Sex Packets

Album: Sex Packets (1990)
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Songfacts®:

  • This groovy tune from Digital Underground's first album comes with a story that wouldn't have flown in the internet era, when such things could be easily fact checked. Group leader Shock G explained that "sex packets" were drugs that when taken would induce the user to orgasm. The story went that the US government created them for astronauts after learning that they perform better when sexually satisfied.

    Digital Underground was a loose collective of vocalists, DJs and musicians of varying degrees of ability. One of these singers was Edward Earl Cook, who was known as Schmoovy Schmoov. According to Shock G, Schmoov really was working on sex packets, and convinced he could market them. Shock G decided to run with the concept and the pair developed a whole story around it, with plenty of detail. They claimed that the "sex packets" were invented by Edward Earl Cook, who was a scientific adviser to NASA and associated with Stanford University. The packets were part of the rations on space flights, and had migrated to the underground drug scene on the West Coast. As Shock would tell journalists, the pills would put you to sleep for a few minutes, and when you wake up, you will have had a nocturnal emission (and crave a cigarette). They even came up with a clinical name for the drug: Genetic Suppression Release Antidote (GSRA).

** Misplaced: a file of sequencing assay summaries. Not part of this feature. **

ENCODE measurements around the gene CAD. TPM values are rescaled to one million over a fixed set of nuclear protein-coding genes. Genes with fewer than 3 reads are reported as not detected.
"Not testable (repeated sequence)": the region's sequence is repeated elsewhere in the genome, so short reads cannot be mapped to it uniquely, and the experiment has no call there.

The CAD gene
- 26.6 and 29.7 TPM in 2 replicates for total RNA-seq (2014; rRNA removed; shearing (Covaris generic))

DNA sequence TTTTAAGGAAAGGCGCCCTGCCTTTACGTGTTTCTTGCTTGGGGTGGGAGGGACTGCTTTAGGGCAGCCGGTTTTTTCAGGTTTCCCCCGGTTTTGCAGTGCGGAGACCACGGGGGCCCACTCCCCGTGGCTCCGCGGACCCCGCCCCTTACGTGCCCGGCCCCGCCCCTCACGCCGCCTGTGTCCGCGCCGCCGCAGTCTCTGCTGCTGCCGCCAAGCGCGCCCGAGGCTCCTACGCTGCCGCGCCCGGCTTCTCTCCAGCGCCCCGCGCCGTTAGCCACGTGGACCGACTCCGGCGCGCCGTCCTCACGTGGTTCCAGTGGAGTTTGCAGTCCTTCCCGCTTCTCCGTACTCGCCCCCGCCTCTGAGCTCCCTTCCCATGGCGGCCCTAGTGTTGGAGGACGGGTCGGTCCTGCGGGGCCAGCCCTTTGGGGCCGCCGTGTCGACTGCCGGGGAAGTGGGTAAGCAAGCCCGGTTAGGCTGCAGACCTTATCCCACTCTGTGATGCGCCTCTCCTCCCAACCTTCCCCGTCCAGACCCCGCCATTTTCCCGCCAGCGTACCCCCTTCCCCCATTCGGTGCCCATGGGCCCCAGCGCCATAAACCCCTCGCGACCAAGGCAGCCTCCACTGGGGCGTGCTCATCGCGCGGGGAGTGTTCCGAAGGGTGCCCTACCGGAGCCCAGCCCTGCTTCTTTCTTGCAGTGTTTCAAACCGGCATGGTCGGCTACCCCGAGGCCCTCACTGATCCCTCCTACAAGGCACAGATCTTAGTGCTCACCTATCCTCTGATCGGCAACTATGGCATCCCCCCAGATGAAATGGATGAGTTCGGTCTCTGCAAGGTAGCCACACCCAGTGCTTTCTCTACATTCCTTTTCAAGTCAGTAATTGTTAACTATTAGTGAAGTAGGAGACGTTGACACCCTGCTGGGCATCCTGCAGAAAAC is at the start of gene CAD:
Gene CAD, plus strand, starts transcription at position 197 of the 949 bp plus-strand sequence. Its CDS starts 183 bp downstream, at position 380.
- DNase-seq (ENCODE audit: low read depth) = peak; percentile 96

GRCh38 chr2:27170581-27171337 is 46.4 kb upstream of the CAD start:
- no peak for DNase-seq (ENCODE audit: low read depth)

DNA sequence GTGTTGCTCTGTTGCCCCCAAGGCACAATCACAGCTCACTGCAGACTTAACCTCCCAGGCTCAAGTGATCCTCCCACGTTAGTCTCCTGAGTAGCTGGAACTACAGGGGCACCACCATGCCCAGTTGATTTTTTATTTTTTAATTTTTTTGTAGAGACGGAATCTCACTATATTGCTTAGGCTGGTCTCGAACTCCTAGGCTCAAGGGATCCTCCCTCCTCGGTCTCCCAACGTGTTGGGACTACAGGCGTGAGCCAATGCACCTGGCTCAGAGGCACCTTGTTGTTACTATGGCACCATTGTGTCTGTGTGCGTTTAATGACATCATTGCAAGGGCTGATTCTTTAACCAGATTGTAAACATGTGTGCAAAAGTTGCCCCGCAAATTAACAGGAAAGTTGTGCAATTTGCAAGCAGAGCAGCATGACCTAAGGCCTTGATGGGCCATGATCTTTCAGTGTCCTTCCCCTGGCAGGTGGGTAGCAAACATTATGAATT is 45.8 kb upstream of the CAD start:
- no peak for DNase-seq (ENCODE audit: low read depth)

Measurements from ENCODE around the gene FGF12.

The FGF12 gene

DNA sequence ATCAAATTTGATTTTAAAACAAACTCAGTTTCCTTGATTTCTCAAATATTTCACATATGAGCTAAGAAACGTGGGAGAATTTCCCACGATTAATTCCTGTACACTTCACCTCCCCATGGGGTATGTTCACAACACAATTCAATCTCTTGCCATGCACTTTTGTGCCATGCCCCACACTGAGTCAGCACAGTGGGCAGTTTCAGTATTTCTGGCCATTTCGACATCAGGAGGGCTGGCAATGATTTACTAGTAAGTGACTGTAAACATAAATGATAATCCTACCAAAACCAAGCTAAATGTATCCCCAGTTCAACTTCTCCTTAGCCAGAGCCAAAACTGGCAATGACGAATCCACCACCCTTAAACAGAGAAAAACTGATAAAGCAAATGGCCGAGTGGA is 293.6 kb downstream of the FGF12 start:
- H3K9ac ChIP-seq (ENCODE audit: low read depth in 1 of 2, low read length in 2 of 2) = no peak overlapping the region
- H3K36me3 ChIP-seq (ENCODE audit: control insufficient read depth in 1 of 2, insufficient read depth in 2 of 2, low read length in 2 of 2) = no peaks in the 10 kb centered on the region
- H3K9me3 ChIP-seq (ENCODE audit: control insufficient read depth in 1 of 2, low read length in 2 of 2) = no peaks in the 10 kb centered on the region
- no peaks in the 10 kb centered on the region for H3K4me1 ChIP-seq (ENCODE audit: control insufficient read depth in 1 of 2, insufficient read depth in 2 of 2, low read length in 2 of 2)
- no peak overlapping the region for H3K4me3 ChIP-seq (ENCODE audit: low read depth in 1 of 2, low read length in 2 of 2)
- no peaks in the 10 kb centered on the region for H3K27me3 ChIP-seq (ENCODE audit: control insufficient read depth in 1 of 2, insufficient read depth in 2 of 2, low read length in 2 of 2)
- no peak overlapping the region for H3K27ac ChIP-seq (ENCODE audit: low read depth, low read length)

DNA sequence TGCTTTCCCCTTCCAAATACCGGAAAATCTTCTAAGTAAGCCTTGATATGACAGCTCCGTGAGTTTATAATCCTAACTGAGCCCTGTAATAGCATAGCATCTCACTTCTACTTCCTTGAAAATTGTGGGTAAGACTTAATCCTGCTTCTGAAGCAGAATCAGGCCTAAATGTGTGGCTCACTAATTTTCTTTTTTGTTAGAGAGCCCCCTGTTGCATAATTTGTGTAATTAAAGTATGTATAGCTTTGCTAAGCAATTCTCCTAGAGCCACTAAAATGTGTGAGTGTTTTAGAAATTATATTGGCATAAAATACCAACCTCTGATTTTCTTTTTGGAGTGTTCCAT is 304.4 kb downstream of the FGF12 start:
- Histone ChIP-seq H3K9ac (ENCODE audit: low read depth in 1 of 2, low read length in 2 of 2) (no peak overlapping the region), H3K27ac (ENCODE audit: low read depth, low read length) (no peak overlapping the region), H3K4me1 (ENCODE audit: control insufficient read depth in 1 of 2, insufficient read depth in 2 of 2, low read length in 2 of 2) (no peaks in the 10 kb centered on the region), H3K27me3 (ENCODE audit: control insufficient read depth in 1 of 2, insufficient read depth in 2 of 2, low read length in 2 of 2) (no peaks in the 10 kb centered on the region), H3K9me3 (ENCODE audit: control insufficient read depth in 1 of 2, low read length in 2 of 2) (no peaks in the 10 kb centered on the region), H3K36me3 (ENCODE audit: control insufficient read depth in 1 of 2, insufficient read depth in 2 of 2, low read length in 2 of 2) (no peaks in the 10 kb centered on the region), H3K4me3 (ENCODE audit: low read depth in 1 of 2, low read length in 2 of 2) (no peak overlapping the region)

When asked, Shock G would elaborate, describing the packaging and confirming that he had tried it and it does work. This ruse was very effective, since no journalist could effectively disprove the story (it's unlikely that NASA would admit to it even if it was true).

    This isn't the only absurd storyline flowing through the Digital Underground origin story: Shock G's alter ego Humpty Hump was supposedly burned in an encounter with a fryer, leading to his spectacular nose.
  • Schmoovy Schmoov got a songwriting credit on this track along with Shock G. Schmoov sings the part that goes "I'm just feeling what you love..."
  • This song became the title track of the album and formed the concept - the cover shows the group standing around one of these "sex packets." Their record company, Tommy Boy, loved the concept, since their research showed that an album with "sex" in the title had a better chance of shifting units. To enhance the concept, the label had the group come up with another song to support it: "Packet Man," which is about the dealer.
  • This samples the Prince song "She's Always in My Hair" and two tracks by Parliament: "The Motor Booty Affair" and a live version of "Dr. Funkenstein."

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